In 2011 the Keck Institute for Space Studies (KISS) sponsored a more in-depth investigation of the feasibility of returning an entire NEA to the vicinity of the Earth. The KISS study focused on returning an asteroid to a high lunar orbit instead of a low-Earth orbit. This would have several advantages. Chief among these is that it would be easier from a propulsion standpoint to return an asteroid to a high lunar orbit rather than take it down much deeper into the Earth’s gravity well. Therefore, larger, heavier asteroids could be retrieved. Since larger asteroids are easier to discover and characterize this helps to mitigate one of the key feasibility issues, i.e., identifying target asteroids for return. The KISS study eventually settled on the evaluation of the feasibility of retrieving a 7-m diameter asteroid with a mass of order 500,000 kg. To put this in perspective, the Apollo program returned 382 kg of moon rocks in six missions. The OSIRIS-REx mission [6] proposes to return at least 60 grams of surface material from a NEA by 2023. The Asteroid Capture and Return (ACR) mission, that is the focus of this KISS study, seeks return a 500,000-kg asteroid to a high lunar orbit by the year 2025.

The KISS study enlisted the expertise of people from around the nation including representatives from most of the NASA centers (ARC, GRC, GSFC, JPL, JSC, and LaRC), several universities (Caltech, Carnegie Mellon, Harvard, Naval Postgraduate School, UCLA, UCSC, and USC), as well as several private organizations (Arkyd Astronautics, Inc., The Planetary Society, B612 Foundation, and Florida Institute for Human and Machine Cognition). The people listed below participated in the KISS study and developed the contents of this report. The study was conducted over a six-month period beginning with a four-day workshop in September 2011 followed by a two-day workshop in February 2012, and concluding with the submission of this report in April 2012.

Vesta Full Frame

Vesta
Vesta Image from 5,200 kilometers
Image Credit: NASA / JPL-Caltech / UCLA / MPS / DLR / IDA
See also full rotation movie of Vesta.

The Dawn spacecraft has completed imaging of Vesta from an altitude of 5,200 kilometers and has begun spiraling down to an altitude of 2,700 kilometers for the first series of scientific observations.

Chris Russell, Dawn’s principal investigator at UCLA, notes:

We have been calling Vesta the smallest terrestrial planet. The latest imagery provides much justification for our expectations. They show that a variety of processes were once at work on the surface of Vesta and provide extensive evidence for Vesta’s planetary aspirations.

Below are additional images of Vesta from the 24 July collection.

Vesta
The “Snowman” on Vesta
Image Credit: NASA / JPL-Caltech / UCLA / MPS / DLR / IDA
Vesta
The Southern Hemisphere of Vesta with a multitude of craters
Image Credit: NASA / JPL-Caltech / UCLA / MPS / DLR / IDA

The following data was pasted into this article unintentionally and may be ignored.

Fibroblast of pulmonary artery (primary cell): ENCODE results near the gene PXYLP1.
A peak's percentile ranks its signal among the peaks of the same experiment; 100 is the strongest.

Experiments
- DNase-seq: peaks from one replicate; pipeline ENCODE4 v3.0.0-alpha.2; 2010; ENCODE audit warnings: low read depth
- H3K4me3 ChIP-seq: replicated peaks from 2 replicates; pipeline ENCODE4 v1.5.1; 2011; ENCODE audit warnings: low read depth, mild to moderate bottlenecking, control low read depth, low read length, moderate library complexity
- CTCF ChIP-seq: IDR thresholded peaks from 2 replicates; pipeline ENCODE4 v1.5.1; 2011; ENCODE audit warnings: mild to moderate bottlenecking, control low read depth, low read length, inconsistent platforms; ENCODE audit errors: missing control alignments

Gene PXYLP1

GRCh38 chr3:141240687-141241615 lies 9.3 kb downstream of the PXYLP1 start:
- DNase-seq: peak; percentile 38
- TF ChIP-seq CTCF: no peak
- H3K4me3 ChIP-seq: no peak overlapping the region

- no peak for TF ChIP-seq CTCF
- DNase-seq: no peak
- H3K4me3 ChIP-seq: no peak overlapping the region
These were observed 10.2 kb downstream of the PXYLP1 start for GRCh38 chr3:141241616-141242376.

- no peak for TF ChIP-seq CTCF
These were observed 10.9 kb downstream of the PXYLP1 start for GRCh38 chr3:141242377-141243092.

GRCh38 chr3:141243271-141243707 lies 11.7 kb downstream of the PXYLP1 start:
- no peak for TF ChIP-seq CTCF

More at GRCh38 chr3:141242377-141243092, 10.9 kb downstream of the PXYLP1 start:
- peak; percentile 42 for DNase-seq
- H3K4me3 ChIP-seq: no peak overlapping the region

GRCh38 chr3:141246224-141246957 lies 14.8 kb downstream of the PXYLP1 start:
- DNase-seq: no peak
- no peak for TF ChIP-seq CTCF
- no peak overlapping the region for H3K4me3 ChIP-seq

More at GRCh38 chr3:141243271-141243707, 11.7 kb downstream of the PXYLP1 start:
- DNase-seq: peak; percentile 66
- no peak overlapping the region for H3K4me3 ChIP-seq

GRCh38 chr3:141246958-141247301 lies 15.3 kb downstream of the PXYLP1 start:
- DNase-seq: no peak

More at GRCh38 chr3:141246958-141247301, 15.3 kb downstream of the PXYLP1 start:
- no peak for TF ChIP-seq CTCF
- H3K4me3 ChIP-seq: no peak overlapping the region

Is an Earth Trojan Asteroid the Logical Target for the "Flexible Path"?

Trojan Asteroid 2010 TK7
Asteroid 2010 TK7 is circled in green.
Image Credit: NASA / JPL-Caltech / UCLA
Scientists using the Wide-field Infrared Survey Explorer (WISE) have discovered the first Trojan Asteroid in Earth orbit. Trojans orbit at a location in front of or behind a planet known as a Lagrange Point.

A video of the asteroid and its orbit at the Lagrange point can be found here.

Martin Connors of Athabasca University in Canada is the lead author of a new paper on the discovery in the July 28 issue of the journal Nature.

Connors notes that:

These asteroids dwell mostly in the daylight, making them very hard to see. But we finally found one, because the object has an unusual orbit that takes it farther away from the sun than what is typical for Trojans. WISE was a game-changer, giving us a point of view difficult to have at Earth’s surface.

TK7 is roughly 300 meters in diameter and traces a complex motion around SEL-4 (Sun Earth Lagrange point 4). The asteroid’s orbit is stable for at least the next 100 years and is currently about 80 million kilometers from the Earth. In that time, it is expected to come no closer that 24 million kilometers.

The obvious question is whether this is the logical destination for NASA’s Flexible Path manned asteroid mission? The Lagrange 4 point (SEL-4) is a logical way station on the Solar System exploration highway. Other NEO asteroids that have been identified as possible targets are few and much more difficult to reach and return than an asteroid located directly at SEL-4 would be. An asteroid located there could well be the target of opportunity that opens manned exploration of the Solar System in an “easy” mode. Unfortunately, Asteroid 2010 TK7 would not serve as such a target because it travels in an eccentric orbit around SEL-4 so far above and below the plane of Earth’s orbit that it would require very large amounts of fuel to reach.

NEOWISE is the program for searching the WISE database for Near Earth Objects (NEO), as well as other asteroids in the Solar System.The NEOWISE project observed more than 155,000 asteroids in the main belt between Mars and Jupiter, and more than 500 NEOs, discovering 132 that were previously unknown.